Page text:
Tuesday, September 20, 2011

The rarest and purist form of public relations

Posted by Greg Matusky
An honest apology 

How many times in a lifetime do you hear the CEO of a major corporation use phrases like "I messed up" and "I owe everyone an explanation?" But there on his blog, Netflix CEO Reed Hastings came clean.



The company's disastrous decision to increase monthly rates by 60 percent to $16 from $10 resulted in Netflix cutting its subscriber projections by nearly 1 million members, or 4 percent of its total, and losing 56 percent of its stock price from its high. In the blog post, Hastings explains the miscues. "I slid into arrogance based upon past success."

Hastings' honesty is startling, considering that leaders today rarely take the blame and instead choose to pin problems on others. Particularly telling of this entire situation is where Hastings made his confession. Online. On the company's own blog. Direct to customers. Not mediated, deliberated, or reinterpreted by others.

In doing so, Hastings presents a compelling case by sharing his angst and explaining the difficulty any organization faces in embracing change. It's tough, he acknowledges, to accept a changing world, and difficult to know how fast is too fast to move a company forward.

So Hastings is opening up the throttle, moving quickly, and trying to explain it all. In the blog post, he announces that Netflix will split the company into two separate divisions -- one to tend to the outmoded DVD business and the other to concentrate on streaming.

In doing so, he's staking the company's future on new technology, something he admits that others companies, such as Borders and AOL, failed to do and paid a bitter price.

To avert that outcome, Netflix will drop its branding from the DVD side of the business, which going forward will be known as Qwikster. The Netflix name stays with the streaming side. Inconveniently, customers will have to open separate credit card accounts on different websites to buy both services, and there's no give on the pricing -- it will still be $16 a month for both.

Has Hastings now gone too far? It all depends on the advances Netflix makes in its streaming business. Currently, Netflix' bland streaming selection (sorry fellow blogger, Joel Capperella, I still think it's limited) is more akin to cable TV programming. Copyright and pricing issues have hamstrung it from offering anything in the way of recent releases or on-demand TV watching.

If Netflix can overcome these limitations; ramp up its original programming; and start offering a broader, more popular streaming catalog, its value to customers spikes, its price increases are justified, and Netflix can jump ship from its sinking DVD business just in time to board a swifter skiff.

But none of this will work if Netflix backslides and reverts to previous communications habits. There's much to learn about Netflix' recent stumble for any professional communicator.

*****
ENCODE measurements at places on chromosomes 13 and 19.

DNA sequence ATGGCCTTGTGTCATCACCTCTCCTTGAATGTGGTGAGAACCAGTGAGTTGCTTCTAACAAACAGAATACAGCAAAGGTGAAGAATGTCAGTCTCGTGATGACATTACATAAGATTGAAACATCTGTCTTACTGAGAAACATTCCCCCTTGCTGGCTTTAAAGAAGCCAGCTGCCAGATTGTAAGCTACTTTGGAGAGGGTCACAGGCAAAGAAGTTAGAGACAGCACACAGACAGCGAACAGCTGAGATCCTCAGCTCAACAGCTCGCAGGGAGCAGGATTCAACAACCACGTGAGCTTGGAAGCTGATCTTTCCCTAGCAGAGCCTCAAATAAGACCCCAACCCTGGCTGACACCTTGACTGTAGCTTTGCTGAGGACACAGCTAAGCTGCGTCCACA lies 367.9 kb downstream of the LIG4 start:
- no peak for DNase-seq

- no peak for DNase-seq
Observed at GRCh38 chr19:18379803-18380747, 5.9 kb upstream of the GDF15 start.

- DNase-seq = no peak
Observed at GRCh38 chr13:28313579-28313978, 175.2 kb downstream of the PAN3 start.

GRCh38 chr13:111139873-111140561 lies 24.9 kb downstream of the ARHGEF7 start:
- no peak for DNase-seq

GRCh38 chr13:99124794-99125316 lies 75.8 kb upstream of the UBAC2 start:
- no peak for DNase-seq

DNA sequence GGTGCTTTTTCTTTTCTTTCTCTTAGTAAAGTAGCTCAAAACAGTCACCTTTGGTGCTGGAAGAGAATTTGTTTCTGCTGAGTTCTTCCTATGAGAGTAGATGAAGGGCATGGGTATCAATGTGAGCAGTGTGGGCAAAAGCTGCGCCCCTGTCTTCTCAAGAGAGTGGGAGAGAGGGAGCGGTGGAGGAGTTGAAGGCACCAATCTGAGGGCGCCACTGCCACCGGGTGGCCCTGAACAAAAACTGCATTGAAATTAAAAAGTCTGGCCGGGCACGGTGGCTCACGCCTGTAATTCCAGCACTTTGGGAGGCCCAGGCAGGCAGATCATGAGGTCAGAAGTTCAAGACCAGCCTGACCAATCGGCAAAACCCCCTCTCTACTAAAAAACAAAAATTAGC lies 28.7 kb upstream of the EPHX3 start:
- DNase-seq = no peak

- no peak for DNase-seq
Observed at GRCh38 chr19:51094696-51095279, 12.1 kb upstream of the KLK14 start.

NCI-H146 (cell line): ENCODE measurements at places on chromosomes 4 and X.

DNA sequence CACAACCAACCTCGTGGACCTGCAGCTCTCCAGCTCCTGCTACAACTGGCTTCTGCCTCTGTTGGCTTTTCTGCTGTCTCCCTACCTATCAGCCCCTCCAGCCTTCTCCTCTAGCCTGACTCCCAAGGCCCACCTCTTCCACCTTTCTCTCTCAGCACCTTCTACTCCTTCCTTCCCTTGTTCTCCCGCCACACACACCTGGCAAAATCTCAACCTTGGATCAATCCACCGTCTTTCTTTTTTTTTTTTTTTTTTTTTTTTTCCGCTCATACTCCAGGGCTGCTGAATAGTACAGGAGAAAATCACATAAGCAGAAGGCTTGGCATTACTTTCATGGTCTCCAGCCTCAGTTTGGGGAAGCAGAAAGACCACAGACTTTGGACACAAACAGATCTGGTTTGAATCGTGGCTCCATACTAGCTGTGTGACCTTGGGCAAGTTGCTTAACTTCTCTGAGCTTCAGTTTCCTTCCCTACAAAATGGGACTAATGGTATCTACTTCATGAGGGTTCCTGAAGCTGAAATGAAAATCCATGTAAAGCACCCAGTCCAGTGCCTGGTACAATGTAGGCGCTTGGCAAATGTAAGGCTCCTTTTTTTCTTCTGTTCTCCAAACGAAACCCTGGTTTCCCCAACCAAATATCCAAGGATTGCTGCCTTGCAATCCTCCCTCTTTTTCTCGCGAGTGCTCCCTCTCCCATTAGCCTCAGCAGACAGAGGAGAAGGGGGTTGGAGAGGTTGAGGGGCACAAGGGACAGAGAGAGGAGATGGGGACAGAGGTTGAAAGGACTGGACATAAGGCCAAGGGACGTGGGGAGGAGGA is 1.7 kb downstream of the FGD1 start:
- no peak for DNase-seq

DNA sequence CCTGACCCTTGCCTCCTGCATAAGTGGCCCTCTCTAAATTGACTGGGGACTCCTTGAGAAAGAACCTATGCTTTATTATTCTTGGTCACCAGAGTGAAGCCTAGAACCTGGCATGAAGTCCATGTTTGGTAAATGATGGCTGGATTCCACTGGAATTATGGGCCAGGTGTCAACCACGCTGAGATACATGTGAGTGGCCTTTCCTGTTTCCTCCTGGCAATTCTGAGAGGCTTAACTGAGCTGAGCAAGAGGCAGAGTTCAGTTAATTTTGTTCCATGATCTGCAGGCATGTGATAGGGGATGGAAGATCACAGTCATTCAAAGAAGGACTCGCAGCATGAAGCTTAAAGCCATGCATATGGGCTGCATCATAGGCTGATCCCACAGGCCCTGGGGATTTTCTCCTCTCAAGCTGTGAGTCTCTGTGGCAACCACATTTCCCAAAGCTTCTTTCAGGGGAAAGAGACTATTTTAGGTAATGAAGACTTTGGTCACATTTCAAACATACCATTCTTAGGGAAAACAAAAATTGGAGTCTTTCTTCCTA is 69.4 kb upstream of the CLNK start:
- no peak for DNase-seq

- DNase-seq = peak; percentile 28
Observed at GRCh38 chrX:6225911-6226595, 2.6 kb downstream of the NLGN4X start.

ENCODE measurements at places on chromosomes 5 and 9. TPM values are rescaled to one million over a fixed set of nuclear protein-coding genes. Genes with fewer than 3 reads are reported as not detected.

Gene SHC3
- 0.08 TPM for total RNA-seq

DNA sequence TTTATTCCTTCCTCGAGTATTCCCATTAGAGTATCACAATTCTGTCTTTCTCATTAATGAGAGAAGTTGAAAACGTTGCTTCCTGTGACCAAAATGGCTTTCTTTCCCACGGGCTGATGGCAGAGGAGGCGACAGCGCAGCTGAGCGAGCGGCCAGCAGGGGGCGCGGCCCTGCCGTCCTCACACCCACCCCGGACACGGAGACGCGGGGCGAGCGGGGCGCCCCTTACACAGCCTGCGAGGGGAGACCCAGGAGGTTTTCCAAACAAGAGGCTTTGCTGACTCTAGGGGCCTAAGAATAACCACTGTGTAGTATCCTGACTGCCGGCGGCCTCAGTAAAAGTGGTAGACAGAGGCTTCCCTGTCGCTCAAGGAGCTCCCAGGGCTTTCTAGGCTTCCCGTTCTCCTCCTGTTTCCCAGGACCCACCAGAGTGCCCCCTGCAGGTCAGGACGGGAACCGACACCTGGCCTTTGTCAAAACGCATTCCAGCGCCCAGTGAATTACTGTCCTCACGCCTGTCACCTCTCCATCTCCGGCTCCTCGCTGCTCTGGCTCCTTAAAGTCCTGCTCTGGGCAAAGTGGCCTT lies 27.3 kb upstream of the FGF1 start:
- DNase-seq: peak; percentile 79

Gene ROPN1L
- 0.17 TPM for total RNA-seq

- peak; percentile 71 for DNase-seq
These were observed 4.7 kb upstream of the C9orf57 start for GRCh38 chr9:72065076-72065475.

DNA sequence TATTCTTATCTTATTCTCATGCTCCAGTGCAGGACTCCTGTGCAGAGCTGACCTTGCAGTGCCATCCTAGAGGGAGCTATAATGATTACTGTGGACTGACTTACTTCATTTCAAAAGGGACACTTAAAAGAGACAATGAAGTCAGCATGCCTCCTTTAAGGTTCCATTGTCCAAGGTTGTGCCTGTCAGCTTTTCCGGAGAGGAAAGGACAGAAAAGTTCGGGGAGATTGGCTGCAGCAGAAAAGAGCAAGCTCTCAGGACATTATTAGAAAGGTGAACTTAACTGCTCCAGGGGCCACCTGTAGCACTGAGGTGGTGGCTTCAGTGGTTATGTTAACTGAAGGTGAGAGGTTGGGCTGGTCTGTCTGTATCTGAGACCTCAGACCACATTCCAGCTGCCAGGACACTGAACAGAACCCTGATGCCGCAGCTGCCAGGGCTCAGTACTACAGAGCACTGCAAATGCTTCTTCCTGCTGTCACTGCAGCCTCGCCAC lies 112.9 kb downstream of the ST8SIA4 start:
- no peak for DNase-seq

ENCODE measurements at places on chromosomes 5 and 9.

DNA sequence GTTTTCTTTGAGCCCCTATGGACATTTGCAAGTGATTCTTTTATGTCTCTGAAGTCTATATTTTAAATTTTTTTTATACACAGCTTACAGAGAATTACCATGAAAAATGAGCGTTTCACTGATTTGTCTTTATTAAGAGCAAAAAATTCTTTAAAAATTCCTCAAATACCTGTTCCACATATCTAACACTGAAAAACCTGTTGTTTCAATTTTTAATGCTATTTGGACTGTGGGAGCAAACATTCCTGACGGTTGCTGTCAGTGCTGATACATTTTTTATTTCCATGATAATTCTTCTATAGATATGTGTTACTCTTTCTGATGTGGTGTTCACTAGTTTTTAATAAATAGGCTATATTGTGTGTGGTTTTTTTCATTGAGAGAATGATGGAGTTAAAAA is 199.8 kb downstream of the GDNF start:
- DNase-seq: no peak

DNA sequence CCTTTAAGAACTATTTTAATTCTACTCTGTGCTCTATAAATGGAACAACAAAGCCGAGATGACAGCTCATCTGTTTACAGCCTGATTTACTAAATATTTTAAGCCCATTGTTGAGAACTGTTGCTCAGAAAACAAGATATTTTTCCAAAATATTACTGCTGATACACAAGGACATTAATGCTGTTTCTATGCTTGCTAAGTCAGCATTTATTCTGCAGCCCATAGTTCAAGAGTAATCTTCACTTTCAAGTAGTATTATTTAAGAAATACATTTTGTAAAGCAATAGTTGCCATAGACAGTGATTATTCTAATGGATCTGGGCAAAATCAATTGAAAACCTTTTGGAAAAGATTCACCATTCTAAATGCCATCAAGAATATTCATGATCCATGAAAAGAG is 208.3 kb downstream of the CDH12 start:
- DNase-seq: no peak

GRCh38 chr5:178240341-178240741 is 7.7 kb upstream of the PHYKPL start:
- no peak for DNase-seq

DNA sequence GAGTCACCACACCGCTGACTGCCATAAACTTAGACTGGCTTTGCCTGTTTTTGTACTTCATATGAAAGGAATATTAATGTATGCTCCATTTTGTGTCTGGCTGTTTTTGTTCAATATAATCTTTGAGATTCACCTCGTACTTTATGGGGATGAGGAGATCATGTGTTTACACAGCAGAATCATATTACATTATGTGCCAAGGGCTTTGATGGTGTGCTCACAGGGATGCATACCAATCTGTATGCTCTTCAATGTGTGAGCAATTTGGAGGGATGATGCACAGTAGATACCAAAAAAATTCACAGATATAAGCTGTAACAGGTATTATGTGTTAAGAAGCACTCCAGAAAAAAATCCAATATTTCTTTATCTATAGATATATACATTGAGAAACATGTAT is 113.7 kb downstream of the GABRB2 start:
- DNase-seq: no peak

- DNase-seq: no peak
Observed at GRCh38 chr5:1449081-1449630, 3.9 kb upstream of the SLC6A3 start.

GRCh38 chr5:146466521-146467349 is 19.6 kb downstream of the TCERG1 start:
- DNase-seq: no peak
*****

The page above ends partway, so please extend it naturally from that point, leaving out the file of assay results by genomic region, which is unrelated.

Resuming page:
1. When change is rapid, communications need to be intensive. Hastings admits this in his blog post when he writes, "When Netflix is evolving rapidly, however, I need to be extra-communicative. This is the key thing I got wrong." Communications predisposes the markets and employees to change, and even if it fails to build support, it provides the seeds for audiences to rationalize and accept the need for change.

2. In a world of boundless alternatives, communicating with customers is crucial to maintaining their trust. By some estimates, Netflix consumes about 20 percent of all U.S. Internet traffic during peak hours. Arrogance allowed Netflix to confuse such mind-boggling demand with loyalty. It found out the truth once prices were raised and customers quickly turned to alternatives -- including good old-fashioned free TV.

3. Pre-seeding the message is a vital step in conditioning your market to change. Consumers repel to shock even more than to higher prices. By announcing the news so coldly without warning or suggestion, customers simply moved on -- reacting without warning, returning the favor.

4. Connecting the dots is imperative to supporting your story. In the Netflix case, there was no rationale or backstory to explain the price increase. Consumers were left on their own to draw their own conclusions -- and many concluded they had been abused. If Hastings had taken time upfront to explain the rationale, it would have made it easier to understand the value of on-demand entertainment. By failing to paint the picture and connect the dots to show consumers the future of streaming TV, he leaves them to their own design, and many concluded the price increase was unwarranted, unfair.

5. Repetition must be repeated, and said again and again. Now that Netflix has taken an important first step and apologized, it must continue to explain itself and the rationale for change. A 24/7, ADD, twitterized citizenry pays little attention, forgets, and moves on quickly. Netflix must stay before them, repeatedly delivering the message so customers can eventually understand the reason they are being called upon to change.
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